I was devasted, I had worked so hard to persevere with breastfeeding. Finley and I were a little team and we had done so well and muddled through together and just like that it was all coming to an end and he was being swapped to formula and being fed by everyone but me. I am not going to lie, I cried continuously. I felt like I was failing, and I couldn’t look after my own baby. After a difficult labour and being so unwell with the complication, I felt breastfeeding was the only thing that had finally gone well and now the choice was being taken away from me. Everyone reassured me it was the best thing to do in the long run. I needed to get better and be well again, so that we could go home and be together as a family. 

On the third admission into hospital, I spent 10 days with a surgical drain inserted and having various types of medication, so I had to express my milk and throw it away. The night I was discharged, a pharmacist had cleared me to feed again and the midwife wanted to know if I would like to try and feed Finley again to see if I needed additional support when I went home. Feeding time came around very quickly and he latched on just like he always did! 

We went home and had a few days where he was combination fed as he was so hungry and having a little bit of a growth spurt I think. Since then we have been able to stop formula feeding and we are back to solely breastfeeding. I could not be prouder of Finley for being patient with me and for feeding so well. We are a great little team and I am so grateful that we have been able to carry on. 

I wanted to share this experience for various reasons. I would like to help normalise breastfeeding and for mums to know that even successful breastfeeding stories are not all rainbows and unicorns, for them to know that if they are struggling try and persevere and try your hardest, but also know that it’s completely ok to feed your baby another way. I would not have recovered if I hadn’t agreed to formula feeding whilst I was in hospital. As someone who has breastfed, expressed, formula fed and combination fed, I would definitely say fed is best! You should do whatever works best for you, your baby and your family.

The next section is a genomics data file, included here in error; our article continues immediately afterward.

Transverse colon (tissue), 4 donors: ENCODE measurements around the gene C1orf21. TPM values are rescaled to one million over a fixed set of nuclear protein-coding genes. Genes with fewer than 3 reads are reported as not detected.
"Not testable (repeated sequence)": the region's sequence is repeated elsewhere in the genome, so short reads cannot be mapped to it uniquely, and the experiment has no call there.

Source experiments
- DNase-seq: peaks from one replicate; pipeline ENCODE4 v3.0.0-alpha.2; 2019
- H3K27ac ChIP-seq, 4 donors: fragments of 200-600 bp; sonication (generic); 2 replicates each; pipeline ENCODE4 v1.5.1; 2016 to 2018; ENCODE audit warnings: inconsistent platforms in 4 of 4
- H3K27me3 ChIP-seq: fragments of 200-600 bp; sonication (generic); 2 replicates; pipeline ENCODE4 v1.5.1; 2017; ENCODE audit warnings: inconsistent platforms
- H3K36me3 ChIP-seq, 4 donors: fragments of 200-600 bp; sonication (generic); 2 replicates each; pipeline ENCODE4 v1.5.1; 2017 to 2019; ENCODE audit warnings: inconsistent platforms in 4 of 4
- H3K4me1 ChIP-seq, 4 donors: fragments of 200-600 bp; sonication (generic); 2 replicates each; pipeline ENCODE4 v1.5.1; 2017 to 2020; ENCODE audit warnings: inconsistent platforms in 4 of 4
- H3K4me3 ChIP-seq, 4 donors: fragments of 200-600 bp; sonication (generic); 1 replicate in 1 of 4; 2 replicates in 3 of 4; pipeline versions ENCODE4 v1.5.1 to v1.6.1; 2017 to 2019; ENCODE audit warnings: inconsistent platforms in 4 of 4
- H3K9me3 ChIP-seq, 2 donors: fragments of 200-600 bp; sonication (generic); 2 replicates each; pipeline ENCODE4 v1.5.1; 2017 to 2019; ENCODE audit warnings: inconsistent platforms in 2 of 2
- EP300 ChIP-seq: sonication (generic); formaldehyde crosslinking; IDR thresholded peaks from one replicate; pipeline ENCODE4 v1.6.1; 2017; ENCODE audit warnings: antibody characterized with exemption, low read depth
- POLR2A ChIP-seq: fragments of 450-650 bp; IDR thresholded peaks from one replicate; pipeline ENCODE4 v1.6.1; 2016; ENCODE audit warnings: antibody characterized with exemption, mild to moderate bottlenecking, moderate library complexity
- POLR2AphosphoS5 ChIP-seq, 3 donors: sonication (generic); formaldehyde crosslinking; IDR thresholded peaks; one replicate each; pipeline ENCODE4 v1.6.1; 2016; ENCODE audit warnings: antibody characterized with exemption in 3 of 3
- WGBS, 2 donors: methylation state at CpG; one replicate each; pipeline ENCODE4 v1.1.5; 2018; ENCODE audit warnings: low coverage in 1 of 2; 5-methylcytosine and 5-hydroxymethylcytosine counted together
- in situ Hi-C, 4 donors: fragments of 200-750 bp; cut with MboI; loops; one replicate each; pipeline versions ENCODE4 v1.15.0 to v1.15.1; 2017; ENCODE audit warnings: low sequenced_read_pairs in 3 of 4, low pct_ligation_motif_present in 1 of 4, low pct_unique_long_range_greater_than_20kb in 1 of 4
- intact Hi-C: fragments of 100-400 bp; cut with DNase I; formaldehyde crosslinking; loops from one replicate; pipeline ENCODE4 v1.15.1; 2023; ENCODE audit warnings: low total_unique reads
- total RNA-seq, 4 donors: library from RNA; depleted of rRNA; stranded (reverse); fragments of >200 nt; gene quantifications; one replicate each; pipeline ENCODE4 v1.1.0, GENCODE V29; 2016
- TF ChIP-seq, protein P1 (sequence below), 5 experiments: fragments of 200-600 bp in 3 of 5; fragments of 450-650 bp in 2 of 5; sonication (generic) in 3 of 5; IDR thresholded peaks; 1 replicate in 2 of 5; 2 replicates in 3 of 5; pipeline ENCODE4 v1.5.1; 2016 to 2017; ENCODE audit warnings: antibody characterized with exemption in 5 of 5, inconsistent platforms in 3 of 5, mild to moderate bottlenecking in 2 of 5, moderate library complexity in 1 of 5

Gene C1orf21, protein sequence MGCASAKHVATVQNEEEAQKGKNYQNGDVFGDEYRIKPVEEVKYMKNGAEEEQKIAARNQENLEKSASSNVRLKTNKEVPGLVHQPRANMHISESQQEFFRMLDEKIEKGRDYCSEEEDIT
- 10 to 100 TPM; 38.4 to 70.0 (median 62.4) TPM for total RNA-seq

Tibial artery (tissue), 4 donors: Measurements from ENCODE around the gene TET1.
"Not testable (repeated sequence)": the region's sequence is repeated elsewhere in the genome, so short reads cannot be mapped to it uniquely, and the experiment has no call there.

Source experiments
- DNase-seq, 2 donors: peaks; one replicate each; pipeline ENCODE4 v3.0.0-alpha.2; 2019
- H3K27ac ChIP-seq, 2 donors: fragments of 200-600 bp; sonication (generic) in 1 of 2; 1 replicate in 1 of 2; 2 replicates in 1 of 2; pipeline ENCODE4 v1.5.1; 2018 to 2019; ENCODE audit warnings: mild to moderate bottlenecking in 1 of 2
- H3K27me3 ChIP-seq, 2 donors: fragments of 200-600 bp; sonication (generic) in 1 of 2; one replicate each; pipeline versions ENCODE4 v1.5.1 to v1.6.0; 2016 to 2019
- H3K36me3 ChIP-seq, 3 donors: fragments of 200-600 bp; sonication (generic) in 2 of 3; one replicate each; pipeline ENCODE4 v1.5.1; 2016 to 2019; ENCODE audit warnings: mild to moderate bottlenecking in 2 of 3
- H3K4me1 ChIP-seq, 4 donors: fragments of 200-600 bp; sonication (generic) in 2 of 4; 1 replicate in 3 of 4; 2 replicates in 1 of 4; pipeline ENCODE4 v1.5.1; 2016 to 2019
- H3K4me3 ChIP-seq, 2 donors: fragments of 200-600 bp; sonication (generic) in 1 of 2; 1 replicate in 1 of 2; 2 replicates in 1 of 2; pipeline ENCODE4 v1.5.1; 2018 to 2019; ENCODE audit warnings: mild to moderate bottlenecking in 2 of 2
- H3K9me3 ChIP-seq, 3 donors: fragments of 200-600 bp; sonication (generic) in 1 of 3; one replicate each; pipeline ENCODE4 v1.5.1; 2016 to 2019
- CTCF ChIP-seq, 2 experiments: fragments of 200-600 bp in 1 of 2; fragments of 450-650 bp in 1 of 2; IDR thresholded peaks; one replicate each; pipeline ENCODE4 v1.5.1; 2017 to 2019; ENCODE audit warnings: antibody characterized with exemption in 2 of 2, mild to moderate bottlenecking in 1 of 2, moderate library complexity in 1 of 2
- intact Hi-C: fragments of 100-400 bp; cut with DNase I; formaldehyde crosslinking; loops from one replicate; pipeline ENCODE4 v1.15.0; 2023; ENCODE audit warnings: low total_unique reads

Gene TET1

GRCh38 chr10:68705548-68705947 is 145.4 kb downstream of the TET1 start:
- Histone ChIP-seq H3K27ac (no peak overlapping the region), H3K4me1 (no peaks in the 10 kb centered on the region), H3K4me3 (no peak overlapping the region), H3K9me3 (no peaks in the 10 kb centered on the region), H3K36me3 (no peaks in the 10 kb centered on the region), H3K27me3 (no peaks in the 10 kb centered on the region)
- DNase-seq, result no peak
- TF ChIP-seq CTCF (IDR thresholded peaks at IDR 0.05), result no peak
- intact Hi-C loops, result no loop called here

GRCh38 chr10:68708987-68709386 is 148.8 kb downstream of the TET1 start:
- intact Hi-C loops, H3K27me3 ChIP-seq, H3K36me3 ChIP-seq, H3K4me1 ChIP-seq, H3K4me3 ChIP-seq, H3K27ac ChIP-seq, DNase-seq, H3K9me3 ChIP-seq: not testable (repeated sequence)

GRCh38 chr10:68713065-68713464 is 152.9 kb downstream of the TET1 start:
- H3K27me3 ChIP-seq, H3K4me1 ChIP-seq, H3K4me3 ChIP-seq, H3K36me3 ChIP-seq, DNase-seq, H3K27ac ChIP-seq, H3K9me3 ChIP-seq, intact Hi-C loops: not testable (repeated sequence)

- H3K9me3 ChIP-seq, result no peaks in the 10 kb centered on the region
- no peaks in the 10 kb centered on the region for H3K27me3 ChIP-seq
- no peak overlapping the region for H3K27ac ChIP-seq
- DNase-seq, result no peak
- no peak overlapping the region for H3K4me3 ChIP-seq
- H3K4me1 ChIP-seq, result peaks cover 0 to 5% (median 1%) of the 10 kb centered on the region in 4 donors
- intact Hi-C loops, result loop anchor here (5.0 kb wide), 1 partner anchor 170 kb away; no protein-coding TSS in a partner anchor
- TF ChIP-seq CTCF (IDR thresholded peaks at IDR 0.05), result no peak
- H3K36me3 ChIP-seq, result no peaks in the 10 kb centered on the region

If you are pregnant and would like to breastfeed or if you are struggling with breastfeeding I thoroughly recommend making the most of the support available, whether it be nursery nurses, midwives, breastfeeding specialists or groups. They were invaluable in my experience and I am so glad I was able to have their help and that I have been able to continue my breastfeeding journey.

What was your breastfeeding journey like? Let me know in the comments, I would love to chat with you about it!


One response to “My Breastfeeding Experience”

  1. Daisy says:

    So glad you had good support available! We had many problems after the birth which caused a severe milk delay (several weeks) but the staff at my hospital refused to support formula use, which led to my baby becoming seriously ill and having to be admitted to SCBU. She’s fine now, and combi-fed for first year (breast fed to 3.5 yrs) but it could have so easily been avoided with a ‘Fed is best’ approach rather than breast!